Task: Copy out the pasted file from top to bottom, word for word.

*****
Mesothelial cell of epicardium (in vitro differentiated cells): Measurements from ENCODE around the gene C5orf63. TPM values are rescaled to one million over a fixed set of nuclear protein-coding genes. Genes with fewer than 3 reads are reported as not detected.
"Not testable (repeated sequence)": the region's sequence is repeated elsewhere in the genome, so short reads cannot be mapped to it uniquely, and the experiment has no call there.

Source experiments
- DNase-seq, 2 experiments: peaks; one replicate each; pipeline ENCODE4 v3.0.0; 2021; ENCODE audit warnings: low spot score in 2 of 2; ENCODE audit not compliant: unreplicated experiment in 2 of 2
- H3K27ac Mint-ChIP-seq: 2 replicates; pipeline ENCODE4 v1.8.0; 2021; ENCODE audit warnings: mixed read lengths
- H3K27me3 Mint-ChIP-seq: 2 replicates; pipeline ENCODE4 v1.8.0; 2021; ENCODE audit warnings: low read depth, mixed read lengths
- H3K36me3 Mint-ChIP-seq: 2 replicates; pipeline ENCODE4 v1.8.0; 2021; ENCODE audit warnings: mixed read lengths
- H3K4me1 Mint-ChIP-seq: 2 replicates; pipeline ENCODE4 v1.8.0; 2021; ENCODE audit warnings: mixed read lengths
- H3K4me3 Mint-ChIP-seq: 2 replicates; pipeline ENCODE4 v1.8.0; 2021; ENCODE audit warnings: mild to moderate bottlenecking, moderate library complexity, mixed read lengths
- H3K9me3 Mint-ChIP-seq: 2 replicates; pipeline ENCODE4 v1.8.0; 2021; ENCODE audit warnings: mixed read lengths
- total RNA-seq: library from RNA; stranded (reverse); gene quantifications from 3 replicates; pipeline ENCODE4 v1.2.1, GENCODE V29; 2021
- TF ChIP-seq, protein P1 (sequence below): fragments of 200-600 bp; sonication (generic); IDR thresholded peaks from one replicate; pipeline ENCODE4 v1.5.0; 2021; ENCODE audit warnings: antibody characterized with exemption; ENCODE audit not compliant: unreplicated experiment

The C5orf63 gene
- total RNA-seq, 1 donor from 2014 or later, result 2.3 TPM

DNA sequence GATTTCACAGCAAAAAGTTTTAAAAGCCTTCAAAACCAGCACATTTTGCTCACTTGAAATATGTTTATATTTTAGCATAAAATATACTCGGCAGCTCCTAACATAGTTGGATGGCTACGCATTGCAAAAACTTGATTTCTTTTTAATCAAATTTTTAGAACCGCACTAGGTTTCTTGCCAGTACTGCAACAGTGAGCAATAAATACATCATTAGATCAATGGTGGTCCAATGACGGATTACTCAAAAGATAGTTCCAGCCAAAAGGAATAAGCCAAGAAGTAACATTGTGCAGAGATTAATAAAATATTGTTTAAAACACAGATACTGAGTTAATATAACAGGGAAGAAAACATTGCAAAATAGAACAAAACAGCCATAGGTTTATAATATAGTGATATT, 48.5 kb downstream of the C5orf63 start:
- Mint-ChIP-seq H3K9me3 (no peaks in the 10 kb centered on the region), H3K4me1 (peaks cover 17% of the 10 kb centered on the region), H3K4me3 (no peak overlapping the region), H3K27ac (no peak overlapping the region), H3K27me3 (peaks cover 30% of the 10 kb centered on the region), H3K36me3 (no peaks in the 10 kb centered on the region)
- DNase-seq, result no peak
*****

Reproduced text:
Mesothelial cell of epicardium (in vitro differentiated cells): Measurements from ENCODE around the gene C5orf63. TPM values are rescaled to one million over a fixed set of nuclear protein-coding genes. Genes with fewer than 3 reads are reported as not detected.
"Not testable (repeated sequence)": the region's sequence is repeated elsewhere in the genome, so short reads cannot be mapped to it uniquely, and the experiment has no call there.

Source experiments
- DNase-seq, 2 experiments: peaks; one replicate each; pipeline ENCODE4 v3.0.0; 2021; ENCODE audit warnings: low spot score in 2 of 2; ENCODE audit not compliant: unreplicated experiment in 2 of 2
- H3K27ac Mint-ChIP-seq: 2 replicates; pipeline ENCODE4 v1.8.0; 2021; ENCODE audit warnings: mixed read lengths
- H3K27me3 Mint-ChIP-seq: 2 replicates; pipeline ENCODE4 v1.8.0; 2021; ENCODE audit warnings: low read depth, mixed read lengths
- H3K36me3 Mint-ChIP-seq: 2 replicates; pipeline ENCODE4 v1.8.0; 2021; ENCODE audit warnings: mixed read lengths
- H3K4me1 Mint-ChIP-seq: 2 replicates; pipeline ENCODE4 v1.8.0; 2021; ENCODE audit warnings: mixed read lengths
- H3K4me3 Mint-ChIP-seq: 2 replicates; pipeline ENCODE4 v1.8.0; 2021; ENCODE audit warnings: mild to moderate bottlenecking, moderate library complexity, mixed read lengths
- H3K9me3 Mint-ChIP-seq: 2 replicates; pipeline ENCODE4 v1.8.0; 2021; ENCODE audit warnings: mixed read lengths
- total RNA-seq: library from RNA; stranded (reverse); gene quantifications from 3 replicates; pipeline ENCODE4 v1.2.1, GENCODE V29; 2021
- TF ChIP-seq, protein P1 (sequence below): fragments of 200-600 bp; sonication (generic); IDR thresholded peaks from one replicate; pipeline ENCODE4 v1.5.0; 2021; ENCODE audit warnings: antibody characterized with exemption; ENCODE audit not compliant: unreplicated experiment

The C5orf63 gene
- total RNA-seq, 1 donor from 2014 or later, result 2.3 TPM

DNA sequence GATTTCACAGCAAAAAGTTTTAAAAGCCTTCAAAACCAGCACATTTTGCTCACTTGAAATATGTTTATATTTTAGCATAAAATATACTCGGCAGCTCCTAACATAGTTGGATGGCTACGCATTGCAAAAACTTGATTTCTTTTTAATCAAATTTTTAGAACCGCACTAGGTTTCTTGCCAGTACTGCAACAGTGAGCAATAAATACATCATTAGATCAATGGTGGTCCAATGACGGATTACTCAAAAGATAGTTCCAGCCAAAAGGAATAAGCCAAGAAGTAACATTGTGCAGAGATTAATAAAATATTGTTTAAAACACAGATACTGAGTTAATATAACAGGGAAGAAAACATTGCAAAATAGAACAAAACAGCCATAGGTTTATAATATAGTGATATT, 48.5 kb downstream of the C5orf63 start:
- Mint-ChIP-seq H3K9me3 (no peaks in the 10 kb centered on the region), H3K4me1 (peaks cover 17% of the 10 kb centered on the region), H3K4me3 (no peak overlapping the region), H3K27ac (no peak overlapping the region), H3K27me3 (peaks cover 30% of the 10 kb centered on the region), H3K36me3 (no peaks in the 10 kb centered on the region)
- DNase-seq, result no peak